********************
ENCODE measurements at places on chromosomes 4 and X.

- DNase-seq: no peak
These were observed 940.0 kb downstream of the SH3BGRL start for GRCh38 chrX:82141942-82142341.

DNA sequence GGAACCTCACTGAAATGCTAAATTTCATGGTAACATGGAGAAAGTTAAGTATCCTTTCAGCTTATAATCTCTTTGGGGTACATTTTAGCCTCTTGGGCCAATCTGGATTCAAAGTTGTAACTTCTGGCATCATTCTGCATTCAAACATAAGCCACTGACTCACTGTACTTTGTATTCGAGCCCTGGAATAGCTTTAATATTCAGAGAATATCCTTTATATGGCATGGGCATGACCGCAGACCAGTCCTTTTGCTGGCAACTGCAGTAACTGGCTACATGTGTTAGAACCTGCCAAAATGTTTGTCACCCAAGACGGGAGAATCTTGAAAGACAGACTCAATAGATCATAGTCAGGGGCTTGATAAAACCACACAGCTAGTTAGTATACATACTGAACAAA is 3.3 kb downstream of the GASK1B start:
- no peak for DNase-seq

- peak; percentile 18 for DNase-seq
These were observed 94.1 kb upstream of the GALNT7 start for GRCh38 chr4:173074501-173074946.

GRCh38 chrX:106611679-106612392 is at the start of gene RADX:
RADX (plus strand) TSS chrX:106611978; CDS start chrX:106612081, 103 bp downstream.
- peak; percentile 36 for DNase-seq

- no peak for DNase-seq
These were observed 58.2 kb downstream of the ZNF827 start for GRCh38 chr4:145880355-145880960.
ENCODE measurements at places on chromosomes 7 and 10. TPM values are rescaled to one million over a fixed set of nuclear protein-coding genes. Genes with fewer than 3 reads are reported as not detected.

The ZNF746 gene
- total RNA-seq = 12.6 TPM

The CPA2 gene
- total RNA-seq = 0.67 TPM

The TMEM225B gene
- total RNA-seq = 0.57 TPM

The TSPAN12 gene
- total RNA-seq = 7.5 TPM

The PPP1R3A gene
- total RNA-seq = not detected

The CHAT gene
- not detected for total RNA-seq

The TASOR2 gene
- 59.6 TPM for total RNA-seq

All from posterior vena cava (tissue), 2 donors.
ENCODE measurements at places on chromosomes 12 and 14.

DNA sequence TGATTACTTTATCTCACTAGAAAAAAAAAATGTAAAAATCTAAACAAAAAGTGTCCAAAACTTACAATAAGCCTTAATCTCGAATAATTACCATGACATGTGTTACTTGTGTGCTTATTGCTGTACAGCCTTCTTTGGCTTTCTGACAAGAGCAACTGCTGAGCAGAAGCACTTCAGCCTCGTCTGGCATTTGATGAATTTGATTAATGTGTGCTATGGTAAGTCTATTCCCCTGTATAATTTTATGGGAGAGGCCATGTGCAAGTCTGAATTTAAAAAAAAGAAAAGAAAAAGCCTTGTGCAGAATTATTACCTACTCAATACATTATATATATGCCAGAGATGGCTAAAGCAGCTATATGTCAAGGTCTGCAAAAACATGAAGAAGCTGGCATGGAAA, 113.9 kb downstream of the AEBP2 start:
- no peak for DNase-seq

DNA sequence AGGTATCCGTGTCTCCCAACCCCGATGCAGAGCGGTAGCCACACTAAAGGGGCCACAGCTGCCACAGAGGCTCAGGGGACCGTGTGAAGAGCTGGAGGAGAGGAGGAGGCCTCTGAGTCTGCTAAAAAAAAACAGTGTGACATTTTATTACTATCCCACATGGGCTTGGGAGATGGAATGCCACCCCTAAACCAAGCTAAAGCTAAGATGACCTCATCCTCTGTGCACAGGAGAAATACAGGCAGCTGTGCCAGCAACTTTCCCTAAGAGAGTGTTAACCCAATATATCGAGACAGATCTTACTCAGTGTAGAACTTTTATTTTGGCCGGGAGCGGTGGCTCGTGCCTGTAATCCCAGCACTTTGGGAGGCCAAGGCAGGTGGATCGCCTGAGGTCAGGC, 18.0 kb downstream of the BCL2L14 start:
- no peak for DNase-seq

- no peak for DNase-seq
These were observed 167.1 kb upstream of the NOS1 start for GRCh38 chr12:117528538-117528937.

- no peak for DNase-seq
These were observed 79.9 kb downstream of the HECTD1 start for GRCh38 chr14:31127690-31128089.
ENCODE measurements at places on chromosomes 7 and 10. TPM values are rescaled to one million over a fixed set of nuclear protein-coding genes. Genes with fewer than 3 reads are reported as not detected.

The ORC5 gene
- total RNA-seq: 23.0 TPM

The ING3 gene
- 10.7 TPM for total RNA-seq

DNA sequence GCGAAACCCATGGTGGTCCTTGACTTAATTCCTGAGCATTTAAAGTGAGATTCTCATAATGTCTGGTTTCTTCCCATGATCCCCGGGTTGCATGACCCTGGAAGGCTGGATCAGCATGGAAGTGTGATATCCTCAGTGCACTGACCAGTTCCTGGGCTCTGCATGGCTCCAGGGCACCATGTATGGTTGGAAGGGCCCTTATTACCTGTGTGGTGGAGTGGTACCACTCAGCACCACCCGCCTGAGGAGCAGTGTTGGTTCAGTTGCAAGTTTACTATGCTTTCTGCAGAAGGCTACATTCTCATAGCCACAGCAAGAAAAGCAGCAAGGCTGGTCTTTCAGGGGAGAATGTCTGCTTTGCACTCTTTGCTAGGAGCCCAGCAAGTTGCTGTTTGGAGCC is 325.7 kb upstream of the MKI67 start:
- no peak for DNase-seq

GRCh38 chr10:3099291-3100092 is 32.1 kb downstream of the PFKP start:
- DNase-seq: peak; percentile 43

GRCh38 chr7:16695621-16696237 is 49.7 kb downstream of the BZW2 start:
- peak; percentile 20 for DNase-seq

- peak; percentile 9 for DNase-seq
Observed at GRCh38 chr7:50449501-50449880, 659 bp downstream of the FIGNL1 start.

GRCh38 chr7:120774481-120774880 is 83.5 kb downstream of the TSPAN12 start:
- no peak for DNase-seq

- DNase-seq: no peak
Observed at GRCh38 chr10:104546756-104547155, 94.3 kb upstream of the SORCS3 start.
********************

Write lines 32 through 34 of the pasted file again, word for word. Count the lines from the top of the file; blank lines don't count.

DNA sequence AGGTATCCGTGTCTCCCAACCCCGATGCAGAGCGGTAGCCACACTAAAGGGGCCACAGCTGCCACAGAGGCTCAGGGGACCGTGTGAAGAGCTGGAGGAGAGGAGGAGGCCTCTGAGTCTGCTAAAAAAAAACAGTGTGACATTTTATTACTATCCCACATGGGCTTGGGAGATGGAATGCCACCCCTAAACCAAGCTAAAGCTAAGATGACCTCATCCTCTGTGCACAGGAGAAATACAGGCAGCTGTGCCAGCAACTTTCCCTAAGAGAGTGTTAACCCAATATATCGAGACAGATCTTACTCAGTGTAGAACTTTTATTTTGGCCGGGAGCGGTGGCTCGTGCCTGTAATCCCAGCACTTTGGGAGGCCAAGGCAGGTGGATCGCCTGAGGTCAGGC, 18.0 kb downstream of the BCL2L14 start:
- no peak for DNase-seq

- no peak for DNase-seq